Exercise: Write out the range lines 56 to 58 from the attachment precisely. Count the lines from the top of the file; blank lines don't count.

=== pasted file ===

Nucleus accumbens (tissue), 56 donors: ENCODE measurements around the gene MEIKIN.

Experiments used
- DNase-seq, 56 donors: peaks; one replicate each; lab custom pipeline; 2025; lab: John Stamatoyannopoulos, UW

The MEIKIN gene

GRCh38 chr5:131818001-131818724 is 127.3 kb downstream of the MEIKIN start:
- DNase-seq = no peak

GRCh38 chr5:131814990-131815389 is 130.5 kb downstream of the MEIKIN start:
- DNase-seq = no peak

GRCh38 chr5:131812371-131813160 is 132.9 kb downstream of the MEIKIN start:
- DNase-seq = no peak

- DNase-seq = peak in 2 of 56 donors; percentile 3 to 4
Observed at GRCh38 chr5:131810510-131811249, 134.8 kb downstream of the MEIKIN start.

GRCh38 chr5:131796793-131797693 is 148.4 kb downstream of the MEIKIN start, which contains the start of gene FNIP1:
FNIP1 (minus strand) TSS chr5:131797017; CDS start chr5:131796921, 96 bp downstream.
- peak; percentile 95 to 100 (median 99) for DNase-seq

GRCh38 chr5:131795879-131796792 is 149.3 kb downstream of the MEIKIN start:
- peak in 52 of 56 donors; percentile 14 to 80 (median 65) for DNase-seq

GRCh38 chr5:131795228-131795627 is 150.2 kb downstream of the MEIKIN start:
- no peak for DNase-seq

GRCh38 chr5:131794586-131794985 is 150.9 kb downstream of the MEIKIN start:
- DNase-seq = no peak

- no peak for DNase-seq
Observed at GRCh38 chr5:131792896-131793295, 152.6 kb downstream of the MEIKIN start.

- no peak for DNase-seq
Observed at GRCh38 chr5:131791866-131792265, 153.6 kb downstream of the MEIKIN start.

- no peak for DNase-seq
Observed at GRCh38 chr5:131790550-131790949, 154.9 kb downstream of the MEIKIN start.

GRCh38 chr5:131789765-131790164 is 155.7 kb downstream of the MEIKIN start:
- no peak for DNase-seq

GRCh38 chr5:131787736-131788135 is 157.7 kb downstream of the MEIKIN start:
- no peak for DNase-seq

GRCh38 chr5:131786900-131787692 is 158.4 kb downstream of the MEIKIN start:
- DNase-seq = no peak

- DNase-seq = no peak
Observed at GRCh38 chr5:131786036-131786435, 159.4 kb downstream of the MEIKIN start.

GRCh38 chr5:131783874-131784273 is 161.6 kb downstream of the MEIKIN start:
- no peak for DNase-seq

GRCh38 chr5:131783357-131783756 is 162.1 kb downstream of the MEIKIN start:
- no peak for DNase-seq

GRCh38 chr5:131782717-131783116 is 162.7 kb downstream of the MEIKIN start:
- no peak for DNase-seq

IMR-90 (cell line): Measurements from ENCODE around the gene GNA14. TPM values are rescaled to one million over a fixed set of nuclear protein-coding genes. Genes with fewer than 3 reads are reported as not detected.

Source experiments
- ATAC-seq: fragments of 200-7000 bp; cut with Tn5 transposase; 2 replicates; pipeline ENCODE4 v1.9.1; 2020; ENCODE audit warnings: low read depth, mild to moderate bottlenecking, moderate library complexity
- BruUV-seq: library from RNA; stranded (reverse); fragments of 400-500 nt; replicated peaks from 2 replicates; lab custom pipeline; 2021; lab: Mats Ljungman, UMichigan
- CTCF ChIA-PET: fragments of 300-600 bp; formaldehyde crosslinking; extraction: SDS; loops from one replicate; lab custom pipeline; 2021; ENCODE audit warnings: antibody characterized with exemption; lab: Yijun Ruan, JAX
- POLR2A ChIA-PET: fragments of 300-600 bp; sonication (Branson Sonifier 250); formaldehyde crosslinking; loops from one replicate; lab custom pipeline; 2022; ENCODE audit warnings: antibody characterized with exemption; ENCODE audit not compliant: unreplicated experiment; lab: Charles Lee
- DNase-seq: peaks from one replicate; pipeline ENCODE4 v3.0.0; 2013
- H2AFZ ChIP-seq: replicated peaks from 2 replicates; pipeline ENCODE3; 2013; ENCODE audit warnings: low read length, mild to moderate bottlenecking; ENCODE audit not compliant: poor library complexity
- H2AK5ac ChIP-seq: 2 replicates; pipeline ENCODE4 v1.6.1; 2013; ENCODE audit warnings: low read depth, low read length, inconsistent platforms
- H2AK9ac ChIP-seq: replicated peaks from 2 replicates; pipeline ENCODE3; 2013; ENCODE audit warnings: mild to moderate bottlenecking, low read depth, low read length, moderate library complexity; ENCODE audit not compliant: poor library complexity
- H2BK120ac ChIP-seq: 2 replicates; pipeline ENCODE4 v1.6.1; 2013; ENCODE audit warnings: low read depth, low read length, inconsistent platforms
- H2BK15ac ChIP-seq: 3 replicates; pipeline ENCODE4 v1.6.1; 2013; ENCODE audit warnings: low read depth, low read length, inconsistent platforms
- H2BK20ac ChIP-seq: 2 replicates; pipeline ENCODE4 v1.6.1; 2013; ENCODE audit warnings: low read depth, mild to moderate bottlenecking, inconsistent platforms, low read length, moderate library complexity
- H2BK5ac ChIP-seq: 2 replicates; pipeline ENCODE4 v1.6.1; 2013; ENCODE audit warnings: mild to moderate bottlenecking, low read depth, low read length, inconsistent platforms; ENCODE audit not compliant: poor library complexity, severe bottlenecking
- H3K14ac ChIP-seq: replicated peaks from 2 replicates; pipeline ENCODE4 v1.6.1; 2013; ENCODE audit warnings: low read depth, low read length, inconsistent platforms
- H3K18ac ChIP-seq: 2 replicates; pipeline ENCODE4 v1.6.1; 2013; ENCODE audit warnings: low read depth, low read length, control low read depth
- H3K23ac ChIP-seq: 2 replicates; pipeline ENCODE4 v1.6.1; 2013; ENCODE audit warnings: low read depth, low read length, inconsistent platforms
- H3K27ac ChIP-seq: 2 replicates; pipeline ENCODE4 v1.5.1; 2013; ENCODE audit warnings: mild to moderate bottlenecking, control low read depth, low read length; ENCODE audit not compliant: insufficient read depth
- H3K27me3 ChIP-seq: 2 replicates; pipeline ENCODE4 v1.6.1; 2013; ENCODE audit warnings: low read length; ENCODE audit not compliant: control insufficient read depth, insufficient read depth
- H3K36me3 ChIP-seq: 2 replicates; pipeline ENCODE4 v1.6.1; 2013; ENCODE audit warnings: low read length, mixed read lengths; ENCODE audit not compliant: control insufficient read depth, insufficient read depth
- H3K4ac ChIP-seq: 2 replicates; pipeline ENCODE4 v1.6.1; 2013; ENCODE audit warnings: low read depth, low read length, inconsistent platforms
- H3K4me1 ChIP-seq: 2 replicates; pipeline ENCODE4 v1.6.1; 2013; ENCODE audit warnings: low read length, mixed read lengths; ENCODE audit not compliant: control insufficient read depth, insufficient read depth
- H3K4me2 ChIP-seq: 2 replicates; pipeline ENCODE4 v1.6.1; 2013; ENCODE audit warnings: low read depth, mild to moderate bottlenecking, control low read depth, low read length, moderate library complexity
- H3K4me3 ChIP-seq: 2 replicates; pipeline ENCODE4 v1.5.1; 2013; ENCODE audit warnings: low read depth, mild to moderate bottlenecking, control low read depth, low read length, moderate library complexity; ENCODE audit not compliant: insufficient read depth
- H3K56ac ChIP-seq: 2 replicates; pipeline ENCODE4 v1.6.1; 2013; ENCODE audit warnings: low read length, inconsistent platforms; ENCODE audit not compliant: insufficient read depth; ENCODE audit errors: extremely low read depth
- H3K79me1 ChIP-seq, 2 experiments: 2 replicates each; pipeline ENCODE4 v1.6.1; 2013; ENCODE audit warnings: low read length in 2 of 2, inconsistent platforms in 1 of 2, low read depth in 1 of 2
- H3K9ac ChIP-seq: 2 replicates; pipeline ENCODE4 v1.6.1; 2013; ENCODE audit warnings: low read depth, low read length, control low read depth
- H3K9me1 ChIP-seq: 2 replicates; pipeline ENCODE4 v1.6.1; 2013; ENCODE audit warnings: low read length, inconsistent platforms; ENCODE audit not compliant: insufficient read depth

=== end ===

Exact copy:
- H3K14ac ChIP-seq: replicated peaks from 2 replicates; pipeline ENCODE4 v1.6.1; 2013; ENCODE audit warnings: low read depth, low read length, inconsistent platforms
- H3K18ac ChIP-seq: 2 replicates; pipeline ENCODE4 v1.6.1; 2013; ENCODE audit warnings: low read depth, low read length, control low read depth
- H3K23ac ChIP-seq: 2 replicates; pipeline ENCODE4 v1.6.1; 2013; ENCODE audit warnings: low read depth, low read length, inconsistent platforms